The second example is absurd, since it is nothing more than an attempt to delegitimise criticism at a time when it is shooting through the roof. As for the third, Zionism has been riddled with anti-Arab racism from the start, as anyone familiar with its history will know. Theodor Herzl described the Jewish state as “a rampart of Europe against Asia, an outpost of civilisation as opposed to barbarism”. Ben-Gurion referred to the “wretched and degrading effect of the Arab heritage”. Jewish socialists pointed out that anti-Arab “conquest-of-labour” campaigns mounted by Zionists in 1920s Palestine were all too similar to anti-Jewish boycotts that rightwing nationalists were launching throughout eastern Europe.

“How do we react when the reactionary chauvinists in Poland fight for their ‘conquest of labour’, meaning prevention of Jews working in Polish industrial and commercial enterprises?” one asked. “How do we respond to the ‘conquest of labour’ of the Romanians?”4

Yet mentioning such incidents may soon be verboten.

Including Jews

May 1 also saw a Republican offensive led by Tom Cotton, an ex-army ranger who is now a far-right senator from the southern state of Arkansas. Two weeks after tweeting that “people who get stuck behind the pro-Hamas mobs” should “take matters into your own hands to get them out of the way”, Cotton called a press conference to declare: “These little Gazas are disgusting cesspools of anti-Semitic hate full of pro-Hamas sympathisers, fanatics and freaks.”5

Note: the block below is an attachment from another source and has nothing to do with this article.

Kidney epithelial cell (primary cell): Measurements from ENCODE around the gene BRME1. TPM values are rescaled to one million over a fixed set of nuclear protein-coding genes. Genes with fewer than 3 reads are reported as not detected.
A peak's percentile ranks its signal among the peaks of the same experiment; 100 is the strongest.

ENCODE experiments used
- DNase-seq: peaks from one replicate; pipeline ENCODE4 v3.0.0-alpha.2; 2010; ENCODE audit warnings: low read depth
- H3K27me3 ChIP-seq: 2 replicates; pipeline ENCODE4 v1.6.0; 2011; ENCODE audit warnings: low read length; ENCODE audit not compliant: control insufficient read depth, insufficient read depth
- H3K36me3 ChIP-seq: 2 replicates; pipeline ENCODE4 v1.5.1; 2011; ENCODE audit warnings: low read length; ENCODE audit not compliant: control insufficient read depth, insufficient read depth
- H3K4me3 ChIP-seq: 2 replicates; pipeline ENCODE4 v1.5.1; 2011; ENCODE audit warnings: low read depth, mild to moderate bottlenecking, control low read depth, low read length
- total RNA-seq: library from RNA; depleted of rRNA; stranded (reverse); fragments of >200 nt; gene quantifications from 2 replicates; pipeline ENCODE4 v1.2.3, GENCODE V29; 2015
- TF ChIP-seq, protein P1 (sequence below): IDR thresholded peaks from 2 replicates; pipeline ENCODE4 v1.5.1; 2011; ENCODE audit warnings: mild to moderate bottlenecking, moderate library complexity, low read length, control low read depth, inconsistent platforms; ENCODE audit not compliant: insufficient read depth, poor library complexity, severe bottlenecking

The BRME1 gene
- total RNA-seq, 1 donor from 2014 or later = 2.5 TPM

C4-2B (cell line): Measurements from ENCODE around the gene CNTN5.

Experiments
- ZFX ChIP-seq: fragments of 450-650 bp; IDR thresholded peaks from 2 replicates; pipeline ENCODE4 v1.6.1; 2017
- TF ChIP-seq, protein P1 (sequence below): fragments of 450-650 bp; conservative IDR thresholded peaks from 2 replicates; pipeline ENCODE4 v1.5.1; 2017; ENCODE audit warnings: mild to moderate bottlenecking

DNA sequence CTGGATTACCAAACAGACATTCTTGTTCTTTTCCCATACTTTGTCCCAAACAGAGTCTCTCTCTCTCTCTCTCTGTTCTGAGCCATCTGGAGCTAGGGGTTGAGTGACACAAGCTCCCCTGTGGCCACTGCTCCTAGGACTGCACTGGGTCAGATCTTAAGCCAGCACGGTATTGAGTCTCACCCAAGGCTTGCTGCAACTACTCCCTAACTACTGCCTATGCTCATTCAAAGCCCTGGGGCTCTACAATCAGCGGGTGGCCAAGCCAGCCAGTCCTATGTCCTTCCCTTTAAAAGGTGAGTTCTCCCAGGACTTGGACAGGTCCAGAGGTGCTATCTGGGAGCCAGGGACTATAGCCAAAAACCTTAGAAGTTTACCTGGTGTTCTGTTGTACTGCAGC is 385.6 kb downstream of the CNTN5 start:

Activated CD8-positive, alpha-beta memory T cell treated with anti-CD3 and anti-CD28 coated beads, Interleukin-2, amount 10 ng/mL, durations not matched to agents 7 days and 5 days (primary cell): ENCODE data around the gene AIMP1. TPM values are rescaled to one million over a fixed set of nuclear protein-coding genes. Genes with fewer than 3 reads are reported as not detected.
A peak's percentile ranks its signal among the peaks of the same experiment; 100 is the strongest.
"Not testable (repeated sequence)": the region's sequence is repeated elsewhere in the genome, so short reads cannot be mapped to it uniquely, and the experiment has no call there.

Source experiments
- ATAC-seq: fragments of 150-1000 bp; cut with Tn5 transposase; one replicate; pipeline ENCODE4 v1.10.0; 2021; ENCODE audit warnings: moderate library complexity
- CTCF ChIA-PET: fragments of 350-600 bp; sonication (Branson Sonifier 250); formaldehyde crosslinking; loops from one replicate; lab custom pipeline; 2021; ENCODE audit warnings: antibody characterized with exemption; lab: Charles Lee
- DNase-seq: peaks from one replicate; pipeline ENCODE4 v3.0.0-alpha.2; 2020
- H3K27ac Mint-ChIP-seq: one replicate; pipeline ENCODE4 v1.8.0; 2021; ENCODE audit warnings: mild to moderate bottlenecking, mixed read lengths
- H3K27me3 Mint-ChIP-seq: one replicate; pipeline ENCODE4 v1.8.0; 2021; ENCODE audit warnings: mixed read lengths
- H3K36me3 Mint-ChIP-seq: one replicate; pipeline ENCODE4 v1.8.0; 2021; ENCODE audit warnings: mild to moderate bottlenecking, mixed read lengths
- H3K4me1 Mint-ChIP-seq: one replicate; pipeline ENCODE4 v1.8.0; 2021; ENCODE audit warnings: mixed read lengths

“The line between protesting and rioting has been crossed time and time again,” added John Cornyn, an equally ultra-right senator from Texas. “... Pro-Hamas rioters have taken over buildings [and] threatened Jewish students.”

In fact, protestors - many of them Jewish - have been working overtime at keeping anything remotely smacking of anti-Semitism at bay. A video has gone viral of a young woman walking through a pro-Palestinian protest at Yale with a white T-shirt bearing the words, “Israel” and “Jew”. Strolling past three women holding up a banner reading, “Jews for a free Palestine”, she shouted: “Look at my face. I am not afraid.” Instead of the anti-Semitic abuse she clearly expected to provoke, she was ignored.6

May 2 saw more protests and more violence in response. At Dartmouth University, riot police slammed a 65-year-old professor named Annelise Orleck, a labour historian, to the ground. Orleck, who is Jewish, said she went to the rally in response to New Hampshire governor Chris Sununu saying of the protests: “one hundred percent, this is pure anti-Semitism, this is pure hatred”.

“Leave our students alone. They’re students. They’re not criminals,” Orleck said she told police. “The next thing I knew, I was rushed from the back.”7 After being arrested and barred from campus where she has taught for 34 years, she told a reporter, “My message is stop weaponising anti-Semitism.”8